Brook Dorsch: Father Wynwood

Brook Dorsch: Father Wynwood
Giulio Sciorio
Brook Dorsch

Kids crunch food-truck tacos; long-haired, barefoot musicians strum and sing; and overdressed hipsters with mixed expressions watch performance art. Gallerist Brook Dorsch remembers a time before scenes like these dominated Wynwood.

"It was a lot quieter," he says of the days when he first purchased a place in the area about 11 years ago. Other galleries included only Locust Projects, Bernice Steinbaum, the Bakehouse, and Marty Margulies's place. Besides the sound of planes flying overhead at night while he sipped beer on his patio, Dorsch remembers hearing only "a crackhead riding a bicycle with no tires, just on rims, making a little noise, but that was endearing." Now, he says, instead of inhaling toxic fumes, locals "smell fresh-roasted coffee from Panther."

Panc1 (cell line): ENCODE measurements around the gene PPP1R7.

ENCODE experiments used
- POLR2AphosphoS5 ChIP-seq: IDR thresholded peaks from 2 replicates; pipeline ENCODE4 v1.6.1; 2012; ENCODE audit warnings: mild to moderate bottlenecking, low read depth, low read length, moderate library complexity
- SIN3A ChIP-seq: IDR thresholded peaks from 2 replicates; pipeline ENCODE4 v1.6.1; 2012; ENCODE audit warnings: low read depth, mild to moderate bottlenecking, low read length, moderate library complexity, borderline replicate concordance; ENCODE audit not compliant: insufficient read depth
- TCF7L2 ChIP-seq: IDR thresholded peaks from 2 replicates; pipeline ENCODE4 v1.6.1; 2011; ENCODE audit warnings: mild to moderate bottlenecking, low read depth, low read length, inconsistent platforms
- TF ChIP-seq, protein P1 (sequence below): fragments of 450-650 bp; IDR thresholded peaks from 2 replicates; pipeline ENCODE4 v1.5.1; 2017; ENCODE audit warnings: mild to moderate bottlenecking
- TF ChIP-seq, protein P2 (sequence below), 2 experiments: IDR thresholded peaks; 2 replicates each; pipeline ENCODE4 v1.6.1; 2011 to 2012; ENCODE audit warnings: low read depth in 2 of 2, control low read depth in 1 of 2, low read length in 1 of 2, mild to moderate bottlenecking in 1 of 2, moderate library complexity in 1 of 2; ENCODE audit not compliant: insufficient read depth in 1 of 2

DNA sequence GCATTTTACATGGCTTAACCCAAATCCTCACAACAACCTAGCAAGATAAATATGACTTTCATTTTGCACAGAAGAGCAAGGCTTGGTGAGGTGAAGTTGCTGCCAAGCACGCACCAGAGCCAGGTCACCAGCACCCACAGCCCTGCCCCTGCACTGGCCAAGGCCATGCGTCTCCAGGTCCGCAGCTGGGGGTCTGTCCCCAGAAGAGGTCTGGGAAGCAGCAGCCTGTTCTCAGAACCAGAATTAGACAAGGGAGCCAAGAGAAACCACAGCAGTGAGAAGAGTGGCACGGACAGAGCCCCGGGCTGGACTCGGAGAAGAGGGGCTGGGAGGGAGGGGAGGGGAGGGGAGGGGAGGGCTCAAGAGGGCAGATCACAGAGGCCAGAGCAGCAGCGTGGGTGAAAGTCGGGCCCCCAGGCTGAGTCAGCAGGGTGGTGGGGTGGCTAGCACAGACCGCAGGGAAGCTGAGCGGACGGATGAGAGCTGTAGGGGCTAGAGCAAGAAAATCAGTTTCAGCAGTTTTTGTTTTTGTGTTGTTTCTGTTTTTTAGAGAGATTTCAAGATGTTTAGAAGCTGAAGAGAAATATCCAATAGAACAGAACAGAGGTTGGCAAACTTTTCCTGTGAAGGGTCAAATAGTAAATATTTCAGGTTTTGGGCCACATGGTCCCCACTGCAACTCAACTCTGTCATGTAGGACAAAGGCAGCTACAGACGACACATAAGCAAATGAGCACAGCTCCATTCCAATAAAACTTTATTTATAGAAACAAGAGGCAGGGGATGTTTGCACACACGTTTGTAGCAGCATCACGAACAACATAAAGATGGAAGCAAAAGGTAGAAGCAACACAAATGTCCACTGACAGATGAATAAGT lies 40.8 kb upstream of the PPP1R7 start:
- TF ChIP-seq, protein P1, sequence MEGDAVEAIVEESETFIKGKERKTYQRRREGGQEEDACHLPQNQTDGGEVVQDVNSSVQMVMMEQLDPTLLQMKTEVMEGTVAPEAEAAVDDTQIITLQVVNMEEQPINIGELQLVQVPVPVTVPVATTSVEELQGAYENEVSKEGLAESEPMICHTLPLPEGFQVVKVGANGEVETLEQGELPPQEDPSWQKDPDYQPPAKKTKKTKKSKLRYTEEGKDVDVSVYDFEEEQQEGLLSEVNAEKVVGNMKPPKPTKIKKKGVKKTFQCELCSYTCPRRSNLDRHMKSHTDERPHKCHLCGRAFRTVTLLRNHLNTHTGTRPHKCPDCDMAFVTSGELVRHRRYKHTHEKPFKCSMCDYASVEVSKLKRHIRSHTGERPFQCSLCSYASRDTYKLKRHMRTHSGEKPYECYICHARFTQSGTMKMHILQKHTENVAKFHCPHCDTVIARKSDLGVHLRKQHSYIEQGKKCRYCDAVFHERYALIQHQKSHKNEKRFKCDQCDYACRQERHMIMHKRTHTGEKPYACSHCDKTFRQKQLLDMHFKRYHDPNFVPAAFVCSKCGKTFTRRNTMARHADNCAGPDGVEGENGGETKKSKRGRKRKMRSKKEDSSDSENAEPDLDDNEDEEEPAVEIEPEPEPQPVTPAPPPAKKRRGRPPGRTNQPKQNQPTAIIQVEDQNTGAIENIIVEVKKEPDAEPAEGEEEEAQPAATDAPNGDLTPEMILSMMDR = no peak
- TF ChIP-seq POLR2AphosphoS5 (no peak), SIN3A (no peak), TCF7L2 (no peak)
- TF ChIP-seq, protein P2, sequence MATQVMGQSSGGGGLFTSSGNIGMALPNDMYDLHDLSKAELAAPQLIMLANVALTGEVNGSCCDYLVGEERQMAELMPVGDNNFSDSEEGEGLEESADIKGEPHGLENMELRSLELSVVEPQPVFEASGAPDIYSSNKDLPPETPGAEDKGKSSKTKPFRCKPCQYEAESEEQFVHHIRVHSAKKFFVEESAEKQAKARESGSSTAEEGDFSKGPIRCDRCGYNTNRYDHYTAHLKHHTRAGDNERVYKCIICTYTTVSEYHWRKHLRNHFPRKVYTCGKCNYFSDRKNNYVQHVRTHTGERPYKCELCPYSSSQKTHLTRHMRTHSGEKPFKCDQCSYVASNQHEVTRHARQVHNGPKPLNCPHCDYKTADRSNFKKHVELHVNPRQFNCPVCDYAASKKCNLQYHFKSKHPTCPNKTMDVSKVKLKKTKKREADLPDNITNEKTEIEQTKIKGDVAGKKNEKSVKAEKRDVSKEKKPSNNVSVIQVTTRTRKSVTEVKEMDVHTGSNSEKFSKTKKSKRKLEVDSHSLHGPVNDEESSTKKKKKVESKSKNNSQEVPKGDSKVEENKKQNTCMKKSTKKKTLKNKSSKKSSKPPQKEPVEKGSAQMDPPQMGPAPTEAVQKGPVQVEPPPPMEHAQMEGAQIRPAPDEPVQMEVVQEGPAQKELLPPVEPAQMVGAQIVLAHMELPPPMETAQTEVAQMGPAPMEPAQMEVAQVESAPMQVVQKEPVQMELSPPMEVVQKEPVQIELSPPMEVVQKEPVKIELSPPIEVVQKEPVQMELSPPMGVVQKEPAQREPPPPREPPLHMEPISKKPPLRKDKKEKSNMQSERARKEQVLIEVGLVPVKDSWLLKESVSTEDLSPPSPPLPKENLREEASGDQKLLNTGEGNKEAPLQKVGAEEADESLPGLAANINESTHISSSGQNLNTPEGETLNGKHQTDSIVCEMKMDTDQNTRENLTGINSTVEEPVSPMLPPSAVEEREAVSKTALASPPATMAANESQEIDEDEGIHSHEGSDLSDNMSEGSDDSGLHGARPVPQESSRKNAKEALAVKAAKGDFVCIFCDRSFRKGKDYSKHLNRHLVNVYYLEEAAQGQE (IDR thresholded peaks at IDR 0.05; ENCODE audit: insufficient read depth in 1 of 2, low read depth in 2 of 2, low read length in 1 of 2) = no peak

Dorsch jokingly refers to himself as "a stupid guy who won't leave." From the comfort of Lester's, a neighborhood joint around the corner from his NW 24th Street location, he offers advice to new gallerists: "It's all about giving the right energy. That energy could fade very quickly, so think about the long-term plan if you really want to keep doing it."

Dorsch opened his first gallery in 1991 in his apartment off Coral Way. Now, in a pretentious industry, he remains grounded, working full-time as an engineer designing Internet networks for ships. The position allows him the freedom to show the art he loves. "A lot of this stuff is just me, self-taught. I was just hungry for it," he reveals. "I felt like I was doing something for these artists, and I felt they were doing important things."

A huge music lover who collects his ticket stubs in a shoe box, Dorsch notes, "I was the only one in Miami showing sound art for such a long time." That includes the experimental music festival Subtropics and Miami's reigning king of noise, Rat Bastard.

"The really good artists are those who are always changing their work," he observes.

Over the years, the art he has shown has evolved with the vision of his co-curator and wife, Tyler, as well as his own desire to grow. "That's sort of been a little bit of the challenge — changing with the scene and still showing things I truly believe in. And that's what I love to do."

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